The wealth of data available from online ad campaigns is creating a dilemma for advertisers: How do they make sense out of all the information, from user behavior to number of exposures of an ad?
The latest upgrade of ad serving software by Atlas DMT, an operating unit of interactive agency Avenue A Inc., is designed to solve this problem with an analytics profiler that gives marketers deeper insight into data collected from online campaigns.
The Atlas Digital Marketing Suite 3.0, released at the end of June, features a new architecture called Web Analysis Results Profiler, or WARP. Based on a proprietary programming language and making use of distributed computing, WARP processes large amounts of data and returns reports that let marketers drill even deeper into the results of their interactive advertising programs.
One of many analysts
Atlas DMT is one of many companies that provide analysis of Web advertising campaigns. Virtually all ad serving companies, including DoubleClick Inc. and 24/7 Real Media Inc., provide detailed reports and analysis of ads served.
There is also a growing number of technology companies, such as Poindexter Systems Inc., New York, and Paramark Inc., Sunnyvale, Calif., that provide real-time analysis of ads served, said Rudy Grahn, analyst at Jupiter Media Metrix Inc.
"The Atlas tool is pretty robust in terms of tracking ad campaigns," Grahn said. "This sort of application is probably aimed at the top end of Internet marketers."
However, Grahn said, "Iâm not convinced online advertising as an industry has matured to the point where every advertiser will be ready for granular information. Most are swinging and missing at the macro stuff."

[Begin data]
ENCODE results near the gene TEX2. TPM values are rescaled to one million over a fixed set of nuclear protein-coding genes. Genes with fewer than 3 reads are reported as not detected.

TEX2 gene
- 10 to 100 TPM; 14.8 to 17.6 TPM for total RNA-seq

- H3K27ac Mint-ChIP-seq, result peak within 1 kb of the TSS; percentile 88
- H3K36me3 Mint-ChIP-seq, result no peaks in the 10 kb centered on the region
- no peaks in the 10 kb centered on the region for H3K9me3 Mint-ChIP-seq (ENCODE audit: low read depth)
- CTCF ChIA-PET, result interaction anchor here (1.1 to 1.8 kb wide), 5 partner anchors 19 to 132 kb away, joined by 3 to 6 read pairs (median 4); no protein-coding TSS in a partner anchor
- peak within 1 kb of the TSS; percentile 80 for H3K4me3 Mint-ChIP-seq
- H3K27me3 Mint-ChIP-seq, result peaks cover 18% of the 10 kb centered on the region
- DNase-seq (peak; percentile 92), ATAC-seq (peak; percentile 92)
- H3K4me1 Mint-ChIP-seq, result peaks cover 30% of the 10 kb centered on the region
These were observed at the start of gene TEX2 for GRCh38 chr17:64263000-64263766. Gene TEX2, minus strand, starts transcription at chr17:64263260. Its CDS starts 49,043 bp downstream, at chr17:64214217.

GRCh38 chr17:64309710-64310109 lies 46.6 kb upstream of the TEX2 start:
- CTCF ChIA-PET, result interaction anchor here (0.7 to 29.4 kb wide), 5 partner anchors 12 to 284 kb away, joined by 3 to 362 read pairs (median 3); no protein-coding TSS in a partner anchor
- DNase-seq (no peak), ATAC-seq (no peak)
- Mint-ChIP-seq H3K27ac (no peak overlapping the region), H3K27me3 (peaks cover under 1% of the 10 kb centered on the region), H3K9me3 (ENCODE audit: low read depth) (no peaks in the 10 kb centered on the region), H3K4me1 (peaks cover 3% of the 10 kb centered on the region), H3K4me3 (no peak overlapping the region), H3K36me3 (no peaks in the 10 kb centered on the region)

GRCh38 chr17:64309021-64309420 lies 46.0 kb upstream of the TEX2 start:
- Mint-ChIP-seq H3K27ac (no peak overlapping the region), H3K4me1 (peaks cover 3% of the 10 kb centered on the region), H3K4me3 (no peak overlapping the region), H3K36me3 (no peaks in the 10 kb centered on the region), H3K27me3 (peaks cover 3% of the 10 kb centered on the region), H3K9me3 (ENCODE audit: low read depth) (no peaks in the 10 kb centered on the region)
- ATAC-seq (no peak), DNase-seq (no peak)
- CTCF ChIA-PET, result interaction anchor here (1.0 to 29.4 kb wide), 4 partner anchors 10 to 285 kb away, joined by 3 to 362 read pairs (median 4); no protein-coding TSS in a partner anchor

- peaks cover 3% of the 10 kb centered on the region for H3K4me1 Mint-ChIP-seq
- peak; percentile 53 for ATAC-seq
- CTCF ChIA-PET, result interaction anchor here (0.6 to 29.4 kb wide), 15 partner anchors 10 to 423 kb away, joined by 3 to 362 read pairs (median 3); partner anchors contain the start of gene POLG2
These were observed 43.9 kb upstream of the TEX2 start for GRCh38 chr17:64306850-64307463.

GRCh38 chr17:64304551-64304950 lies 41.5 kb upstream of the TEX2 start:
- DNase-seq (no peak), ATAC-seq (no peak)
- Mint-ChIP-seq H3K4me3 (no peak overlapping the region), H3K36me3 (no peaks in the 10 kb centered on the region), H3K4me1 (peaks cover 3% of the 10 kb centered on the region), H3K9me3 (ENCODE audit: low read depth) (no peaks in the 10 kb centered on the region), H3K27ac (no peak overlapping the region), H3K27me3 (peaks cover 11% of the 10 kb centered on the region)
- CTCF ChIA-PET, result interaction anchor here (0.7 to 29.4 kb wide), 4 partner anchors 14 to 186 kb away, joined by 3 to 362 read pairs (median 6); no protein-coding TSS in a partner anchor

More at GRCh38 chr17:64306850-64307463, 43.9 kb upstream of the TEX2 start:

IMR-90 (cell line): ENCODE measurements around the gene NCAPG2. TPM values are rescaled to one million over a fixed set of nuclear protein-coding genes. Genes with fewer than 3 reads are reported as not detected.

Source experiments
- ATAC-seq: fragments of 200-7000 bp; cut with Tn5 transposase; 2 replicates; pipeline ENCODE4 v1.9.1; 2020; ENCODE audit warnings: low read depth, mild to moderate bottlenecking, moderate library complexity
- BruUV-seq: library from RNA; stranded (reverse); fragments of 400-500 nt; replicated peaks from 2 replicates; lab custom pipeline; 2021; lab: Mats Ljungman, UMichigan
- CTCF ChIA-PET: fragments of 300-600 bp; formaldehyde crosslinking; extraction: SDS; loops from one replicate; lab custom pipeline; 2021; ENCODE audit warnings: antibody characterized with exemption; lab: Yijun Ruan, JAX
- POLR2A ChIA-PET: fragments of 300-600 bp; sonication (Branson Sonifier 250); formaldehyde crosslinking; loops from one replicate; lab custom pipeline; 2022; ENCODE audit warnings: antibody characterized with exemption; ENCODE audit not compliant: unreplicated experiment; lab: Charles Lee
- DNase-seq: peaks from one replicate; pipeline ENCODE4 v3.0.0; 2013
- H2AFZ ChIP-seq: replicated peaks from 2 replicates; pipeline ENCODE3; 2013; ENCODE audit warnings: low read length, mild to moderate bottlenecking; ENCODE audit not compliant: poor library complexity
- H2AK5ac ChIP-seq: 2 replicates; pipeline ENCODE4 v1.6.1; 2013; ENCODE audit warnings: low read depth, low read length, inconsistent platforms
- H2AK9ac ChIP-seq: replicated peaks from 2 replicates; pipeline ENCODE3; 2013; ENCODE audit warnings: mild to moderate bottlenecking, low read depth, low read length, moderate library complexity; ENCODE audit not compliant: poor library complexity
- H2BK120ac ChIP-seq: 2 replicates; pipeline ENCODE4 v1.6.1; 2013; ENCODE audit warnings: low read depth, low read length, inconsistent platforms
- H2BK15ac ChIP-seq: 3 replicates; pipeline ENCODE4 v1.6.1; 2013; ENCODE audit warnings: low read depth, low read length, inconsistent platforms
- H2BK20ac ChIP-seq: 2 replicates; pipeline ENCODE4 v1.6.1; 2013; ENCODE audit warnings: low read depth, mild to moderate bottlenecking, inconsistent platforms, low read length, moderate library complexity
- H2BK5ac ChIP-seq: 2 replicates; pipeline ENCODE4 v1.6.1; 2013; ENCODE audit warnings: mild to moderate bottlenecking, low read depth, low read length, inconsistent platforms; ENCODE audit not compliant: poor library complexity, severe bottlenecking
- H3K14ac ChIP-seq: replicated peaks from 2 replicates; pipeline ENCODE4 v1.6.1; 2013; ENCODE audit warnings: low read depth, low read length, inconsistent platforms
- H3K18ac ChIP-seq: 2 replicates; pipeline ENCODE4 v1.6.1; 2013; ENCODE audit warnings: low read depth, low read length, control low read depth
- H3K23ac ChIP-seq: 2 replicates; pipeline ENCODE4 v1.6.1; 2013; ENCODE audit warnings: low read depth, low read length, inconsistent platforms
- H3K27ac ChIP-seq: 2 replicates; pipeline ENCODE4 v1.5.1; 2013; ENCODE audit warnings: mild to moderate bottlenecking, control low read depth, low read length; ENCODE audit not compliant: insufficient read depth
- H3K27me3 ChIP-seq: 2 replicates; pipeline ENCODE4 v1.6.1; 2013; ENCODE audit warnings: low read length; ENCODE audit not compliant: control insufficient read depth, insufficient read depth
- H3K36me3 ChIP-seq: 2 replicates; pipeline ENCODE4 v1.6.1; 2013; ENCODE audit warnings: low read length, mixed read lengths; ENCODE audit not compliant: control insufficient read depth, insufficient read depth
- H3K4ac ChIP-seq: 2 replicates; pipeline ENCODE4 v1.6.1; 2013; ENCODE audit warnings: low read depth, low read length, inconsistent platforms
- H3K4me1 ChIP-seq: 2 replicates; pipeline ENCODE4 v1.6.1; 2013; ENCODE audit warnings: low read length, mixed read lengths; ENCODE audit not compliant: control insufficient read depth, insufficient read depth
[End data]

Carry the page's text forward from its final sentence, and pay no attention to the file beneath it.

Meaning within the glut
Joe Redden, director of product management for Atlas DMT, Seattle, said the new product was developed to address a glut in information.
"One problem we ran into â¦ is the wealth of data can get so large itâs hard to provide meaningful data and analyze results," Redden said.
Earlier versions of Atlas DMT, first released in April 2001, also analyzed customer data collected through online advertising but couldnât provide the deep analysis possible with the new version.
Redden said the software is distinguished by three new features. The first is a query-based interface that lets marketers ask questions about the performance of ad campaigns in simple language, which is then translated into programming language.
For example, a marketer might be interested in learning how many people visiting a Web site had purchased a product at least three times and how many ads they had been exposed to at the site. The marketer could then adjust ad levels accordingly.
Second, the software uses distributed computing, which means several computers handle requests. Distributed computing is used for heavy-duty analysis involving large quantities of data.